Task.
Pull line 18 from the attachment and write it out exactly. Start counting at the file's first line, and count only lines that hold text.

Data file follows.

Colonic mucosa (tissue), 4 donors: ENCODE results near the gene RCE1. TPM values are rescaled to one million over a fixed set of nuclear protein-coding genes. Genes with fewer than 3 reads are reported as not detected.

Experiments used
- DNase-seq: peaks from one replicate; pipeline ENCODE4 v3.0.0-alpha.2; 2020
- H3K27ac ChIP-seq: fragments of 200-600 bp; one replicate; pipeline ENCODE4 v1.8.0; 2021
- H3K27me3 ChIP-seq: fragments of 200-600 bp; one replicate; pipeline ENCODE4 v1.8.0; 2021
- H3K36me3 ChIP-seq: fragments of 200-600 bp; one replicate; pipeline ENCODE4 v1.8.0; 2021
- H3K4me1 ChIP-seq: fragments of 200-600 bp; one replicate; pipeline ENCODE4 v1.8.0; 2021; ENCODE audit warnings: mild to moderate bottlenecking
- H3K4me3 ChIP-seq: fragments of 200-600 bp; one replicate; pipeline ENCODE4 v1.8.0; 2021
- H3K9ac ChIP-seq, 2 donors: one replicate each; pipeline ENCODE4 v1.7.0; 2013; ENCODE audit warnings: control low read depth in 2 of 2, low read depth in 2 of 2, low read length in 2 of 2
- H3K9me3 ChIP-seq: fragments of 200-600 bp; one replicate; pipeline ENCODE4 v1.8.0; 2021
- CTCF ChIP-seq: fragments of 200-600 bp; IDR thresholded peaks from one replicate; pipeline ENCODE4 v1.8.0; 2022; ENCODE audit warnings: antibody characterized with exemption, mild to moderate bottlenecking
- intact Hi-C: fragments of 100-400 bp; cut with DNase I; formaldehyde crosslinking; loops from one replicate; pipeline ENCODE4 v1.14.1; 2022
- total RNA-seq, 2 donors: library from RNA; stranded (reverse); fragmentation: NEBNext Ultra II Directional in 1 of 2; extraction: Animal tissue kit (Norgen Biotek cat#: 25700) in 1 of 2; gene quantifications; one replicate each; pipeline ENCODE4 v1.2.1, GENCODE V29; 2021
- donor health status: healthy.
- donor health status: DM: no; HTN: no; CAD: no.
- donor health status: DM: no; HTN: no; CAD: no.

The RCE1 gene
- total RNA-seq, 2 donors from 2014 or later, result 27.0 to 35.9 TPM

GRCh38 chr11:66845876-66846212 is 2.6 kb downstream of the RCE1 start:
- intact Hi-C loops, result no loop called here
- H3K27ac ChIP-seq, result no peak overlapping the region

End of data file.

- total RNA-seq, 2 donors from 2014 or later, result 27.0 to 35.9 TPM